As above mentioned, I found the lack of mention of loads using Unique curious. The benefit of your thinking would be appreciated should you care to respond.
– A.S., Allison Park PA
A: First, thanks for taking the time to read our magazine and writing a letter sharing your experience. Handload data for the 9mm Luger was indeed included in my Pet Loads feature using Alliant Unique powder, specifically with the Sierra Sig Sauer 124-grain V-Crown JHP bullet as well as the Sierra Sig Sauer 125-grain V-Crown bullet.
I am first to admit that this is rather sparse data; however, there is reasoning behind my decision to limit load data. First, Unique has been around since about 1900 when it was first developed by Laflin & Rand and then eventually produced by Hercules Powder Company for many, many years. In 1995 Alliant purchased Hercules, and about 20 years ago (for its 100th birthday) the company began modernizing Unique powder to help it burn cleaner, reduce extreme spreads and increase accuracy, resulting in it being better than ever. Load data remained the same.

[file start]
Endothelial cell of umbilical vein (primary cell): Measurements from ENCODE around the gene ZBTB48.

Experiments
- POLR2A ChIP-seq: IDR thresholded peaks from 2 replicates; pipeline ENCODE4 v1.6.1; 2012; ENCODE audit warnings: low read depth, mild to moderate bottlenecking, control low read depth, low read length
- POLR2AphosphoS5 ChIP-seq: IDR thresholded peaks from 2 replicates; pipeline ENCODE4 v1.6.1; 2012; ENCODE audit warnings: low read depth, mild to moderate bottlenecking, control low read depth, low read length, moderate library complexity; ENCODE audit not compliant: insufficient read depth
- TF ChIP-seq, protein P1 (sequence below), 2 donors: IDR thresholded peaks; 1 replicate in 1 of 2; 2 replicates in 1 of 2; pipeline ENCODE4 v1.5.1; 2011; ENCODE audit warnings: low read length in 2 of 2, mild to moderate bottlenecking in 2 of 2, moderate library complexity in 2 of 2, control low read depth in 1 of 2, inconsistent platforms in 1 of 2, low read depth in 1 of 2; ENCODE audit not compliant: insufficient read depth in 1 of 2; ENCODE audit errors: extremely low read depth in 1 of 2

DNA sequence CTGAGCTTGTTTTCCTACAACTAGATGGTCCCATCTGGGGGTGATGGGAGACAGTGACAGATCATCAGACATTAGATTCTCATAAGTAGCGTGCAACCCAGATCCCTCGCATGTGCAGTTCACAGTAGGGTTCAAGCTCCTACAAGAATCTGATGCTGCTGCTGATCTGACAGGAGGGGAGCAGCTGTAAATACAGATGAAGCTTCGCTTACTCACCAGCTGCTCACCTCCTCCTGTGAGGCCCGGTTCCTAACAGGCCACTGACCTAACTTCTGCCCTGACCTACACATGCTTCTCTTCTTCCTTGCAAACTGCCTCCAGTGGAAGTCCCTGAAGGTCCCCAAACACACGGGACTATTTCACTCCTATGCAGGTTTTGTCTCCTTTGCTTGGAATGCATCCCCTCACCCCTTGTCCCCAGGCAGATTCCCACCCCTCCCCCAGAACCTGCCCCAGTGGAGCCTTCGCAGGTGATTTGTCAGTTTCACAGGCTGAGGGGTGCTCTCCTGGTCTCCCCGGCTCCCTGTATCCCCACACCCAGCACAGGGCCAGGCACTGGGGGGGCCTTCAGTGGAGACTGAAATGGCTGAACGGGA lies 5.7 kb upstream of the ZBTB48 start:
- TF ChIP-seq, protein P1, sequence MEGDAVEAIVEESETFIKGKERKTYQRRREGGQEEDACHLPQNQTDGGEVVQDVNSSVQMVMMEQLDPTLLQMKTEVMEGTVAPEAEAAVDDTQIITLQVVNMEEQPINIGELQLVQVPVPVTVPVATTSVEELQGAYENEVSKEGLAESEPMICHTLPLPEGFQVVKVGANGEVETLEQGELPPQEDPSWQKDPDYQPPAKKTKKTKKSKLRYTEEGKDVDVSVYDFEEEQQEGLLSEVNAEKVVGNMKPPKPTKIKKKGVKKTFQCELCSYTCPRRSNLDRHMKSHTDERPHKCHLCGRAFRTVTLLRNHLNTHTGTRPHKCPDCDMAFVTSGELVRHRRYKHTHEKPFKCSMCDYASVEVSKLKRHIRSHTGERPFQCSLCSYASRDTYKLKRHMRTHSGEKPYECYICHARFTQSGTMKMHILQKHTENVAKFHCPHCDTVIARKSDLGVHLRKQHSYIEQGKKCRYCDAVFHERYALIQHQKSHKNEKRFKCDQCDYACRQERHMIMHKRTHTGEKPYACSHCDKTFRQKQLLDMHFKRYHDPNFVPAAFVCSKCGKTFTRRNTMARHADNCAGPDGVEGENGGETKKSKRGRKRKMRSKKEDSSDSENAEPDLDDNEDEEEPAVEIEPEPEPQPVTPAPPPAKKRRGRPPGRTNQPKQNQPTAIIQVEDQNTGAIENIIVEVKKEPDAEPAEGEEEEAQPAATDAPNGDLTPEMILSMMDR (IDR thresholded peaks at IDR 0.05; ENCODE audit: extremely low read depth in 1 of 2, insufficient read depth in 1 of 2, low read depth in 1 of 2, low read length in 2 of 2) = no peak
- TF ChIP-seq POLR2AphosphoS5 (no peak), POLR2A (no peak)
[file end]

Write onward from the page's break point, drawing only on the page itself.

Unique is without question one of the most popular pistol and revolver powders ever manufactured. However, data is everywhere and it would be a bit redundant for me to offer data that has been (and continues to be) broadly published for over 100 years.
There are many new powders that offer state-of-art technology but have very limited, or in some instances, no data available. While I try to include all legitimate powders (which is difficult as there is a huge selection and limited space), it is important to include all new powders and help establish data.
Again, thanks for taking the time to write and for raising an excellent question.
6.5 PRC Load Duplication